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There are far more anomalies in the story than the few raised above; indeed, even the suggestion that early migrants from Africa walked right past Europe as they headed towards Asia, before then returning to populate that region seems peculiar. We should also consider that while genetic analysis has repeatedly confirmed that ancestral Eurasians diverged from their source population close to 60,000 years ago, archaeology has placed humans in Australia at least 65,000 years ago. Explaining this early presence requires one splinter population to move all the way through Southeast Asia, build boats, and then sail through an extensive chain of islands toward a continent not visible to them. Despite Australasians being considered descendants of the early Asian migrants they carry no genes from the Northern Denisovans.

Replica of a Denisovan finger bone fragment, originally found in Denisova Cave in 2008, at the Museum of Natural Sciences in Brussels, Belgium. Photo: Thilo Parg – CC BY-SA 3.0

Replica of a Denisovan finger bone fragment, originally found in Denisova Cave in 2008, at the Museum of Natural Sciences in Brussels, Belgium. Photo: Thilo Parg – CC BY-SA 3.0

Something doesn’t sound quite right with all of this, not only is the migration route bizarre in the extreme but there are several anomalies which just seem inexplainable. There is a common principle in modern science that tends to guide the methodology in research, Occam’s Razor, attributed to the 14th-century logician and Franciscan friar William of Ockham. Occam’s principle states that “entities should not be multiplied unnecessarily.”

Scientists today have slightly revised the wording of Occam’s principle for logical investigation, boiling it down to the following understanding, ‘when you have two competing theories that make exactly the same predictions, the simpler one is the better.”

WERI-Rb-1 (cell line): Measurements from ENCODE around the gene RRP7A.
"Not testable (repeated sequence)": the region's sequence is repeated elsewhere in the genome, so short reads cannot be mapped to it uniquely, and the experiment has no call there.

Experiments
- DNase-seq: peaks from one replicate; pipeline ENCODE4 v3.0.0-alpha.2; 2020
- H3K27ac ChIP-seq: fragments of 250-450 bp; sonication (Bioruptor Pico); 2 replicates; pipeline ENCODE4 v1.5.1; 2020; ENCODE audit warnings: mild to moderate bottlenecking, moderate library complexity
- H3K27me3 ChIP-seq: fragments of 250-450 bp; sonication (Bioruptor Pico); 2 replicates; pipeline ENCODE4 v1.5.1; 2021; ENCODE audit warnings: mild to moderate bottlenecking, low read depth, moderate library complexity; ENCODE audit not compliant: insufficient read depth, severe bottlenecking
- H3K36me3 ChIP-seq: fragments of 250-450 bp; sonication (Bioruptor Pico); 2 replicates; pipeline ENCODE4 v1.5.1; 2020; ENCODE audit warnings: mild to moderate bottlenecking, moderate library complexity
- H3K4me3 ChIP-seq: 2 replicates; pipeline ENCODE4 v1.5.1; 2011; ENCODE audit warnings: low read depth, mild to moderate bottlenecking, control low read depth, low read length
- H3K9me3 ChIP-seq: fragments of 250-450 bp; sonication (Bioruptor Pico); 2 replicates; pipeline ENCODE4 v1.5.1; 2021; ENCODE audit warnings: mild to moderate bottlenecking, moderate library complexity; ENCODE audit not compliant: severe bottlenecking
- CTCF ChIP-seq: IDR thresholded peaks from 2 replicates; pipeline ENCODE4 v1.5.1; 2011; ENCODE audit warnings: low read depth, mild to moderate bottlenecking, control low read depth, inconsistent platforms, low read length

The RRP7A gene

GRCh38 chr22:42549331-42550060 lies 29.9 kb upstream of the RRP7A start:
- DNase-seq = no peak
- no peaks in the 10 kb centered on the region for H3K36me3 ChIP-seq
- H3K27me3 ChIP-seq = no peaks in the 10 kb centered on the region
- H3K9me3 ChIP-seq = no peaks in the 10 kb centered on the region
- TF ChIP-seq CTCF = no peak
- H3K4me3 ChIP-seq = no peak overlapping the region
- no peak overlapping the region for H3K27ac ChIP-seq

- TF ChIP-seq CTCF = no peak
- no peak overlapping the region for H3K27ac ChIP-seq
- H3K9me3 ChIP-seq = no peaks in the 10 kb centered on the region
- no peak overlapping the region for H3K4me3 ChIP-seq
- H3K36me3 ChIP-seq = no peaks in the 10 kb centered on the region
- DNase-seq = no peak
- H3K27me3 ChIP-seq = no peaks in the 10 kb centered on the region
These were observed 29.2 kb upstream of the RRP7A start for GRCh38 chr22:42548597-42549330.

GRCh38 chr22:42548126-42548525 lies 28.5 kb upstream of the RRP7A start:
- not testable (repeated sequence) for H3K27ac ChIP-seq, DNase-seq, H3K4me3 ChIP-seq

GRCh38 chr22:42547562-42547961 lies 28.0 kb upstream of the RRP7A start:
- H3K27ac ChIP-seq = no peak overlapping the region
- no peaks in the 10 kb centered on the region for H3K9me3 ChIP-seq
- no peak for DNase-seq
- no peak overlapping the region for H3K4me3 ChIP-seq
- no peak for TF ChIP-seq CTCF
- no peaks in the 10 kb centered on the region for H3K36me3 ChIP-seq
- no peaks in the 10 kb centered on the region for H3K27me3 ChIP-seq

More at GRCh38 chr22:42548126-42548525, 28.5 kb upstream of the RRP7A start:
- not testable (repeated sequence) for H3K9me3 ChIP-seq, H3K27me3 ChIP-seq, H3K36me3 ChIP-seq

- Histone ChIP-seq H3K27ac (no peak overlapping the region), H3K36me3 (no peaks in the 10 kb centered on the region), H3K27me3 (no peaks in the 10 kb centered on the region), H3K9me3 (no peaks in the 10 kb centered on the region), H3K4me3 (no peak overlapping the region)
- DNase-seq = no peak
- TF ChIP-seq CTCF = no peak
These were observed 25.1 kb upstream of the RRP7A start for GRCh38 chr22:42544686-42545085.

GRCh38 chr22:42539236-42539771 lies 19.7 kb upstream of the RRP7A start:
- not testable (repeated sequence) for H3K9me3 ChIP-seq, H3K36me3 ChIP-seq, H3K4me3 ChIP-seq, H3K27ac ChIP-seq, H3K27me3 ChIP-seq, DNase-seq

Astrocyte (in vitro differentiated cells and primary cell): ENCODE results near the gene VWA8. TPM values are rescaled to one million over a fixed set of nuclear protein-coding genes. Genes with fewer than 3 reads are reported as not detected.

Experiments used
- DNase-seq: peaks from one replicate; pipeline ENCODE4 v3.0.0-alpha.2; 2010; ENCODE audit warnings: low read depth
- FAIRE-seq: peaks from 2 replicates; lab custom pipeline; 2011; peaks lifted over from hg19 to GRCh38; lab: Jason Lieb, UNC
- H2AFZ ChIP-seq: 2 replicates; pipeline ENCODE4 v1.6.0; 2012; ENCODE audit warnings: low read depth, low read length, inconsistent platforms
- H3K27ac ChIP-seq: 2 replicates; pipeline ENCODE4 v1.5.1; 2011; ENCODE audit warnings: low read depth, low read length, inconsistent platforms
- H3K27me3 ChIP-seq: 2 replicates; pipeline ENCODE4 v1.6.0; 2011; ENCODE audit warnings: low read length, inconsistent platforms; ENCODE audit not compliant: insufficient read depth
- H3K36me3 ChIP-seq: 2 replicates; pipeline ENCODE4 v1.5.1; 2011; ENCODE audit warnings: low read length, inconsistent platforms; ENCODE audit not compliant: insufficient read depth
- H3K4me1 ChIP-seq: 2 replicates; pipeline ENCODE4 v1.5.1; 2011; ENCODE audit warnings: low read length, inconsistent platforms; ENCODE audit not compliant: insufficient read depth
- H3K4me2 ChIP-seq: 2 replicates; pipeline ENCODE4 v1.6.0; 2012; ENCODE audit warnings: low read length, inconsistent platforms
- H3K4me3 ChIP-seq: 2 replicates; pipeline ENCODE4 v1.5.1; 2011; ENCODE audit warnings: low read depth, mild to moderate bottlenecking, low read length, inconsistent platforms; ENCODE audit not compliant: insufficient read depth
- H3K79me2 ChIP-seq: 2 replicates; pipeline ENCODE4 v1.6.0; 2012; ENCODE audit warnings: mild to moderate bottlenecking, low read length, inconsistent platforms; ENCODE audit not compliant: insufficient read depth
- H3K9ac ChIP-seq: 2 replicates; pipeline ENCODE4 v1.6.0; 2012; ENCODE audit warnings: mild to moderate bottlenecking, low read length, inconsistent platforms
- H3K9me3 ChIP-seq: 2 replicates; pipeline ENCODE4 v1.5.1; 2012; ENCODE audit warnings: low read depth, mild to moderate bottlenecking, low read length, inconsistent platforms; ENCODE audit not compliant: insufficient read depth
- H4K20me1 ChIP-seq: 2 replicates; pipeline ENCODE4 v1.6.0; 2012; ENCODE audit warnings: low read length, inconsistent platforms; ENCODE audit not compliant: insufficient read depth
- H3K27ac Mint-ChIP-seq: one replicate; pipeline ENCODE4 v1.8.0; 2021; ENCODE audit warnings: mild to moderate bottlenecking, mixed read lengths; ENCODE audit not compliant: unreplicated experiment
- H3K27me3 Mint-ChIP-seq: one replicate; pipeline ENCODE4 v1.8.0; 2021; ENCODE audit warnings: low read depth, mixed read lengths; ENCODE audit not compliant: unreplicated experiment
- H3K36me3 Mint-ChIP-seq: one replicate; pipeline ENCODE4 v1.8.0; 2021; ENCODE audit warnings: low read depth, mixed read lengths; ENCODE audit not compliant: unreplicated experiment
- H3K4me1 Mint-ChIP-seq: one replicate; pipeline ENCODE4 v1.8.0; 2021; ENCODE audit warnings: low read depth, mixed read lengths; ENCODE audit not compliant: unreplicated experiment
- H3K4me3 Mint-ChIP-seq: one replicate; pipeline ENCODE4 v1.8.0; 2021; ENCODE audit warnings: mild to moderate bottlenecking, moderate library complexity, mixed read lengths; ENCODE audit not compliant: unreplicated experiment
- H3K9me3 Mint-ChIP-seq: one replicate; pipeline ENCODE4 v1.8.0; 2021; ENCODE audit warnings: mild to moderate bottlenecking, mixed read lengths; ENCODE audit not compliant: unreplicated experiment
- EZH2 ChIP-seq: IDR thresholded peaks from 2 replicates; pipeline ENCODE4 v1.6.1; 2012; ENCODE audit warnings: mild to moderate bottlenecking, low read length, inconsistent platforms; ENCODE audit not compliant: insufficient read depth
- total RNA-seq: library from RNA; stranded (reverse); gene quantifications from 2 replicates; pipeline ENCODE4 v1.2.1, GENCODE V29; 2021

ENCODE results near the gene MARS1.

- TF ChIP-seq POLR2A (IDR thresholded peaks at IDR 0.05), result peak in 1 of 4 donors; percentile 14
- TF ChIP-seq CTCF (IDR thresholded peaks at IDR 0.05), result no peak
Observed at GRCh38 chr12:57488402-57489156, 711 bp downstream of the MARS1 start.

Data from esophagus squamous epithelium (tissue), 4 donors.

Some readers might be surprised that there is a competing model already in print which better explains all the findings we have discussed and is free of any strange anomalies. With the ancestors of Australian Aboriginals on their continent at least 65,000 years ago, we can use an Out of Australia model for the migrations into Eurasia between 60,000 and 50,000 years ago, without any need for new archaeological discoveries. We need only assume two separate migrant groups, and then suddenly every single piece of existing evidence fits snugly into place without any problems.

The first migrant group assumedly encountered Southern Denisovans as they moved north through Papua (which was then part of continental Australia) or on a nearby island as they sailed through the Indonesian archipelago. These explorers then moved north through Southeast Asia and populated mainland Asia. This group likely absorbed local remnant populations of Neanderthals, Denisovans, and other hominins (perhaps Homo erectus).